|The Future of Freedom Foundation|
She's a Carter appointee, they said. She's a liberal. What did you expect?
It doesn't take much to see that this is not a refutation of Judge Taylor's ruling. It is misdirection. Constitutional scholar Robert Levy of the libertarian Cato Institute also thinks the wiretapping is illegal. He points out that it is well-established law that the president's power is most circumscribed in areas where Congress has expressly spoken. Well, Congress has spoken on the matter of warrantless wiretaps. The Foreign Intelligence Surveillance Act (FISA) declares them illegal, with only two exceptions: during the 15 days after a declaration of war and for 72 hours in an emergency. Over the years the special FISA court has been most accommodating of presidents' requests for warrants. President Bush had many opportunities after 9/11 to ask Congress to change the law, but he didn't. Now he claims that the authorization of force in Iraq contained an implied change. But no such congressional intent can be shown. Neither do any "inherent war powers" permit a president to defy an outright congressional ban. Congress too has war-related powers under the Constitution.
Levy can't be dismissed as a Carterite or a "liberal." So those labels do nothing to rebut Judge Taylor's ruling, weakly argued as it may be. Invalidation of the National Security Agency's intrusive program is well grounded in established legal principle. (Her ruling is being appealed.)
Conservatives still don't get the constitutional game. (Not that so-called liberals are much better.) In that game you put your money down and you take your chances. You know going in you can lose. Judge Taylor did not break into a courthouse, steal a judge's robe, and begin issuing rulings. President Jimmy Carter didn't break into the White House and start appointing judges. (Some people still believe that George W. Bush essentially did that.) They got into office by [begin italics]constitutional[end italics] means. Conservatives just don't like the results. They might like to take "their" Constitution and go home, except it's not [begin italics]their[end italics] Constitution. As a political document, it's up for interpretation, and Judge Taylor has been constitutionally empowered to interpret it.
Conservatives pride themselves on being "strict constructionists," the keepers of the one true interpretation of the Constitution. But this claim rests on a weak foundation. There [begin italics]is[end italics] no one true interpretation. The historian Merrill Jensen noted that Alexander Hamilton, a staunch nationalist, and Thomas Jefferson, a staunch decentralist, looked at the same Constitution and saw two contradictory things. Each saw a plan of government consistent with his own predilections.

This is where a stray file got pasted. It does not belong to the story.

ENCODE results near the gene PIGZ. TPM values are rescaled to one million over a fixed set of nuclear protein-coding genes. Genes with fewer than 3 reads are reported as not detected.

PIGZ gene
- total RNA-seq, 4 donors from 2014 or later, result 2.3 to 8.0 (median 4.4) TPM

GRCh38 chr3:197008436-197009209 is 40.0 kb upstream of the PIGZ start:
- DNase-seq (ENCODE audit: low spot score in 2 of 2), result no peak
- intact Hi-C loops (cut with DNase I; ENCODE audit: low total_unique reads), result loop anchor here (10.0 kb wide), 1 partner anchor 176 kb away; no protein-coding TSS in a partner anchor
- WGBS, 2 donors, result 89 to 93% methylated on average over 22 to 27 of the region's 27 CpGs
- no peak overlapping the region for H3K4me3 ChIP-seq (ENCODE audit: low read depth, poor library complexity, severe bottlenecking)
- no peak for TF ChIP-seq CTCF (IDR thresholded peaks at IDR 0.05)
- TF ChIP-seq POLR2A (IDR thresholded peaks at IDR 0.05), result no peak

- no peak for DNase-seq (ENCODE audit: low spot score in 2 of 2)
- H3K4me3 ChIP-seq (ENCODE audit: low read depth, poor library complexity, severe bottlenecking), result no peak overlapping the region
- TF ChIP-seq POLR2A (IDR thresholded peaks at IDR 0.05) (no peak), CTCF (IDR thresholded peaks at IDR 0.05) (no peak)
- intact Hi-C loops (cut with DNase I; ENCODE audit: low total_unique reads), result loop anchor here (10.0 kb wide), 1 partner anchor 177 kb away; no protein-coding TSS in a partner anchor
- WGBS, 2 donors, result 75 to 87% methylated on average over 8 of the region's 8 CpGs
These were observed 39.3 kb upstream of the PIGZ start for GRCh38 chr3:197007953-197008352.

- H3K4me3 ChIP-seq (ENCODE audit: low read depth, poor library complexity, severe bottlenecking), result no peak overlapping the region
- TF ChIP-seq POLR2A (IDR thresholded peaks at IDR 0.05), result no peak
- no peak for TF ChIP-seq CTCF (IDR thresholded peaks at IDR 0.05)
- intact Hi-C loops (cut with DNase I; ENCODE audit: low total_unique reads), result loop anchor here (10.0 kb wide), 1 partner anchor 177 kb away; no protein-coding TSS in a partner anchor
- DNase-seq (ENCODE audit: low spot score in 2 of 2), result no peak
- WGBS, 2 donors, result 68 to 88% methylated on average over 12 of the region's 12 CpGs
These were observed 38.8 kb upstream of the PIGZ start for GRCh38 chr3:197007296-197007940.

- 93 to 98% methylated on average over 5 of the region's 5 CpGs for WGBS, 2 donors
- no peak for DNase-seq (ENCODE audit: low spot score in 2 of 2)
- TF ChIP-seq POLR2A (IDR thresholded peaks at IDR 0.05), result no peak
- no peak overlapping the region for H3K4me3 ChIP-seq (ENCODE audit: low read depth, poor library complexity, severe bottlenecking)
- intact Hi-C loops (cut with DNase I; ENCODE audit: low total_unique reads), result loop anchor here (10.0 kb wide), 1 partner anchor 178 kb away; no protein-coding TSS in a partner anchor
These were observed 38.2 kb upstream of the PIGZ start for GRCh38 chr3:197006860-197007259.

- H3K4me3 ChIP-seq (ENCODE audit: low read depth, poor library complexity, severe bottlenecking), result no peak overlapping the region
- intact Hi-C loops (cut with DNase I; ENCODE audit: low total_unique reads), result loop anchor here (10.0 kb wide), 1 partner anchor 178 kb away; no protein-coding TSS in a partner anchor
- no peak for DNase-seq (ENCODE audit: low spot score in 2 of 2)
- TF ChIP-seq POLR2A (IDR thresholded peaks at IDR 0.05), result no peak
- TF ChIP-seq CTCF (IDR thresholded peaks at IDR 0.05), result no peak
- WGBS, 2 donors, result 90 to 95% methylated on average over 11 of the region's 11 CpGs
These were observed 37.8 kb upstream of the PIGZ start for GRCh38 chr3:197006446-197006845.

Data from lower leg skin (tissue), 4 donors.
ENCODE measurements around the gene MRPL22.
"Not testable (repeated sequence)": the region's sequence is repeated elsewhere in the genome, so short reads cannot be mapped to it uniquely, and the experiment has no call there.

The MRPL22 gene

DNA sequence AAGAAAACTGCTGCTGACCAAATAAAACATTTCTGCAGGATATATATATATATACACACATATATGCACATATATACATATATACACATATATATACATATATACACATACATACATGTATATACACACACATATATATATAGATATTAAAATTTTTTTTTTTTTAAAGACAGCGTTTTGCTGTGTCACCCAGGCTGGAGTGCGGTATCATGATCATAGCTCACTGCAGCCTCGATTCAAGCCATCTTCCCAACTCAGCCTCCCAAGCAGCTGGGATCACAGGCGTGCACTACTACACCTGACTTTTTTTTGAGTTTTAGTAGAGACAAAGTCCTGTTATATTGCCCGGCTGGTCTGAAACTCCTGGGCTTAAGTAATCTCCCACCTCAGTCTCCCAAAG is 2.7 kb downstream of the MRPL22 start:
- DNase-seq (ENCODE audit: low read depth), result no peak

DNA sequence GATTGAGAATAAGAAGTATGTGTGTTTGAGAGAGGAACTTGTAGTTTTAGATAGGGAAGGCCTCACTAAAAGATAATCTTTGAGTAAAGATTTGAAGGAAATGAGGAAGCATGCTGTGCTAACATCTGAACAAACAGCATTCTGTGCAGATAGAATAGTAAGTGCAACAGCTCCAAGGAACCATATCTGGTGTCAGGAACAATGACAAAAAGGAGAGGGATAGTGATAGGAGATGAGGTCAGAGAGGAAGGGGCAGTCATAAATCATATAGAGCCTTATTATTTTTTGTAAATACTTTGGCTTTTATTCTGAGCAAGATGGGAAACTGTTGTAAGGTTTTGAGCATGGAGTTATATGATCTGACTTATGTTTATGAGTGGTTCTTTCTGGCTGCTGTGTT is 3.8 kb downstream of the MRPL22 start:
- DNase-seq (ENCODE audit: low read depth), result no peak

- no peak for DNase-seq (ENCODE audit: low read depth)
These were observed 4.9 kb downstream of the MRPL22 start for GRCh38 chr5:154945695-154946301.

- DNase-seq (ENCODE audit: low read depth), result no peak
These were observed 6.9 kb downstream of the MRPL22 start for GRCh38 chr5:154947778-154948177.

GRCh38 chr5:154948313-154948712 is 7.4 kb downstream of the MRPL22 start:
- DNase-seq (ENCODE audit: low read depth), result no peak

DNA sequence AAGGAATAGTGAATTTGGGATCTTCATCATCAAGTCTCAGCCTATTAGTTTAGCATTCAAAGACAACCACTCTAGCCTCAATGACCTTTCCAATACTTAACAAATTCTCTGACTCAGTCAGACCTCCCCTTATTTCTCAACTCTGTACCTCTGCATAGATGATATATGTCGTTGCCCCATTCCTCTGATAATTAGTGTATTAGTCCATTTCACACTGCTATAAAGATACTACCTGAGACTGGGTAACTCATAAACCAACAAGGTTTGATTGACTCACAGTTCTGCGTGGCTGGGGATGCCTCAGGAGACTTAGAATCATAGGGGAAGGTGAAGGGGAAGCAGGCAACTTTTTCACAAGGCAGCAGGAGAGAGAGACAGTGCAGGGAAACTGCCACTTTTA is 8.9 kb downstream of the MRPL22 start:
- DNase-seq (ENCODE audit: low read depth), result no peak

These days conservatives oppose implied [begin italics]congressional[end italics] powers while seeing implied [begin italics]presidential[end italics] powers everywhere (as long as they like the president). I smell an agenda.
What are they to make of James Madison, one of the architects of the Constitution? He told the public that Congress's powers are "few and defined." But during debate over the Bill of Rights he told his fellow congressmen "it was impossible to confine a government to the exercise of express powers; there must necessarily be admitted [begin itlaics]powers by implication,[end italics] unless the constitution descended to recount every minutiae" (emphasis added).
He had a point. A Constitution can't list everything the government may do. But the alternative, as Madison acknowledged, is to look for implied powers. How do you contain that process?
way conservatives could hope to contain it to their exact liking would
be to make Rush Limbaugh, Mark Levin, or Ann Coulter the absolute dictator.
Heaven help us.
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Scott McPherson is a policy advisor at The Future of Freedom Foundation.
Samuel Bostaph is head of the economics department at the University of Dallas and an academic advisor to The Future of Freedom Foundation
Anthony Gregory is a policy advisor at The Future of Freedom Foundation
James Bovard is the author of Attention Deficit Democracy (Palgrave, January 2006) and Terrorism & Tyranny (Palgrave, 2003), and is policy advisor at The Future of Freedom Foundation
Benedict LaRosa is a historian and writer and serves as a policy advisor to The Future of Freedom Foundation
Bart Frazier is program director at The Future of Freedom Foundation.
Sheldon Richman is senior fellow at The Future of Freedom Foundation in Fairfax, Va., author of Tethered Citizens: Time to Repeal the Welfare State, and editor of The Freeman magazine. Visit his blog Free Association."
Mr. Hornberger is founder and president of The Future of Freedom Foundation. Send him email.